Journalism in Verse – EST. 2016


The Dying Light

in Asia/Environment by

The dolphins used to wake us before dawn
spitting river water into our faces to hurry us

to our nets. We called them by name, tapped
a familiar rhythm against the hull with dowels

to bring them alongside. The bright palm
of their bellies would wave as their tails slapped

to signal hidden fish. Now we dwindle—
just sixty-five remnants, the final fishers

of the Irrawaddy. We strain to hear each other
over the thrum of engines. Lazier men,

not bothering to learn our language, use
electric current to shock-kill catch or set nets

that tangle the lithe wrangle of dolphin fin.
Boat propellers cut through. Mercury and

farm waste cull the unborn. We are old.
Our children crowd the cities for other work.

My wife and I paddle the shipping lane,
calling to the few who remain. A tourist

boat pulls alongside. Cameras capture
the dying light on spangled water.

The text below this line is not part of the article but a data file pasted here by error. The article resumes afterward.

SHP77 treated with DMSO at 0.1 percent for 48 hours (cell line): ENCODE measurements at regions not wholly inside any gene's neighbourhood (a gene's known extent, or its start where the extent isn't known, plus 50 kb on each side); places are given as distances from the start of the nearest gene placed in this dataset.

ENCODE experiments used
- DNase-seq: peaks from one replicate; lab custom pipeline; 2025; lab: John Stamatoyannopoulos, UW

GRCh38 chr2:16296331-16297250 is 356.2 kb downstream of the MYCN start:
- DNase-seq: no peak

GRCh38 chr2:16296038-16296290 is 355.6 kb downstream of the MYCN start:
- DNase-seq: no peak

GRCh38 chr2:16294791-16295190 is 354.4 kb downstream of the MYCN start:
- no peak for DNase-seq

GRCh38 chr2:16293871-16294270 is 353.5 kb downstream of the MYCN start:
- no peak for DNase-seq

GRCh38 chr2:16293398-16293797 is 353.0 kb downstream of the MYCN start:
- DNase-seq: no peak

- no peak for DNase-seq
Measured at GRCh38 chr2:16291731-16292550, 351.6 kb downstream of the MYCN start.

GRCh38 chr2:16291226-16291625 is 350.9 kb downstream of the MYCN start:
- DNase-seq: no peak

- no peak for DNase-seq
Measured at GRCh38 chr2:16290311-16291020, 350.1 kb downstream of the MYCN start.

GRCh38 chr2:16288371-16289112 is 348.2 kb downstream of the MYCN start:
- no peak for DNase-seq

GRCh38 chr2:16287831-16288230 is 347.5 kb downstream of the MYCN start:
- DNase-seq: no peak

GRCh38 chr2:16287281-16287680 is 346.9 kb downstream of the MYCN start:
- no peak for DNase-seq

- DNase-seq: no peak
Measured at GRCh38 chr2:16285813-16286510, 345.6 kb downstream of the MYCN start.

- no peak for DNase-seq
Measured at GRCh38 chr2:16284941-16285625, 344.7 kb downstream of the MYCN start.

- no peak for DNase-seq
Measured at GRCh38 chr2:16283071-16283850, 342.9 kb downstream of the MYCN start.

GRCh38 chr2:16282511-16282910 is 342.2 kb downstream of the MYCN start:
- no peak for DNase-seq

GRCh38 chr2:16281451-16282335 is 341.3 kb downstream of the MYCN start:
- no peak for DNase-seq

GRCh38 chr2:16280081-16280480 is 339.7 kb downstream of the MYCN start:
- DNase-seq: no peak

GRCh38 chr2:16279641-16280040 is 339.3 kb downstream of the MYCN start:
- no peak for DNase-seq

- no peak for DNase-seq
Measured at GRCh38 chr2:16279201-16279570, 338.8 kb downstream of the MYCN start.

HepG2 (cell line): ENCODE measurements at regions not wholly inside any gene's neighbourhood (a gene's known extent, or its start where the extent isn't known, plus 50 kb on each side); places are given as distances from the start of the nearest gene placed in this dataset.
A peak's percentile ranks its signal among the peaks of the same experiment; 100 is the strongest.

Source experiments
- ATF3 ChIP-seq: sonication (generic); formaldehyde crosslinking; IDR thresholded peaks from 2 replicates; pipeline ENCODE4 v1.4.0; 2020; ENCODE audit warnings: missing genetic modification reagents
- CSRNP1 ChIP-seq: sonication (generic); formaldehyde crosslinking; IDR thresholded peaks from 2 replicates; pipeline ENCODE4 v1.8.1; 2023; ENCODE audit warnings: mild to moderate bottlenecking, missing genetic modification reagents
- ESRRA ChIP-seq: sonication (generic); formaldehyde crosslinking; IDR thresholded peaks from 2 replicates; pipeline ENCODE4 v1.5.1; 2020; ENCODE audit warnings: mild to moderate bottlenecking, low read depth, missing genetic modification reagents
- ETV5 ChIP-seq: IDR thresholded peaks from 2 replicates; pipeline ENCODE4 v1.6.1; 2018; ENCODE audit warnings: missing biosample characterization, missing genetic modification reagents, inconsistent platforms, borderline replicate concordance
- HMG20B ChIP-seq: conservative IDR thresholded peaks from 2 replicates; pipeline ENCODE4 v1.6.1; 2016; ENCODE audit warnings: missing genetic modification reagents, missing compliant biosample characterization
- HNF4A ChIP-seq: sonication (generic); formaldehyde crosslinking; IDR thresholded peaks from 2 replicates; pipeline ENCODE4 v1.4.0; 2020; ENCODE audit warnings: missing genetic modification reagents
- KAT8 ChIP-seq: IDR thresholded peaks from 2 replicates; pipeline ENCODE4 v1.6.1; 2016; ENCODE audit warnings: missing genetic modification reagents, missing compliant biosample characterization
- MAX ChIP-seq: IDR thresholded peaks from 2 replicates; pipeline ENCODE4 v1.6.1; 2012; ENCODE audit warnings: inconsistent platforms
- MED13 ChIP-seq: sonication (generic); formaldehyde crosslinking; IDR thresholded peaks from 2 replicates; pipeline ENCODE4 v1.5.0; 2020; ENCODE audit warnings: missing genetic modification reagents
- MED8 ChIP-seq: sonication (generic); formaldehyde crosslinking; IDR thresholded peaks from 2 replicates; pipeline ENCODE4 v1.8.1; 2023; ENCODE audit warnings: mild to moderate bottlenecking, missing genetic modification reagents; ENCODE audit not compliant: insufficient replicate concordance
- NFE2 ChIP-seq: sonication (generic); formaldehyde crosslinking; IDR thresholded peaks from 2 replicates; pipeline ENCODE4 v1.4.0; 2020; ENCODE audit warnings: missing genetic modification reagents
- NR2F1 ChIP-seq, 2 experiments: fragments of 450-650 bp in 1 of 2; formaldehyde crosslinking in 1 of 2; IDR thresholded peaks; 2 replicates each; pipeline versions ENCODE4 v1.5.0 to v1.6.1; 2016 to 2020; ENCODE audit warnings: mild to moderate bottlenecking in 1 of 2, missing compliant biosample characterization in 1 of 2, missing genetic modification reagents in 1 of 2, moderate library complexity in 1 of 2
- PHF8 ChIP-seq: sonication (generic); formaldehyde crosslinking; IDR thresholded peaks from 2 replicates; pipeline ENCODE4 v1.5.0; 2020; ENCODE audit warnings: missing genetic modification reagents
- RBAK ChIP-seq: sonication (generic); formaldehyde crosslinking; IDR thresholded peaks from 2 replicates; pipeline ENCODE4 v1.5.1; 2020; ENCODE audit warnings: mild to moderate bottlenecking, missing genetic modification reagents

Read More:
In a fragile partnership, dolphins help catch fish in Myanmar [The New York Times]

Devon Balwit writes in Portland, OR. She is a poetry editor for Minute Magazine and has five chapbooks out or forthcoming: How the Blessed Travel (Maverick Duck Press); Forms Most Marvelous (dancing girl press); In Front of the Elements (Grey Borders Books), Where You Were Going Never Was (Grey Borders Books); and The Bow Must Bear the Brunt (Red Flag Poetry). Her individual poems can be found in The Cincinnati Review, Fifth Wednesday, The Stillwater Review, Red Earth Review, The Fourth River, Posit, Emrys Journal, The Inflectionist, and more.

Image, “Boats at Sunset Irawaddy”, by Robert Levy.

Latest from Asia

Screen Shot 2019-12-22 at 2.13.57 PM

Using “Minimum Force”

By Ananya Kumar-Banerjee. In Delhi, students protesting India's new citizenship law are

50 Days and Counting

By Nilanjana Bhowmick. In August, India stripped Kashmir's autonomy, cutting off internet

Clearing the Air

By Kathy Gibbons. Hiroshima marked the 74th anniversary of its nuclear bombing


By The Poet Mj. The winning poem from our weekly challenge is


By Jennifer Davis Michael. It's been 30 years since the Tiananmen Square
Go to Top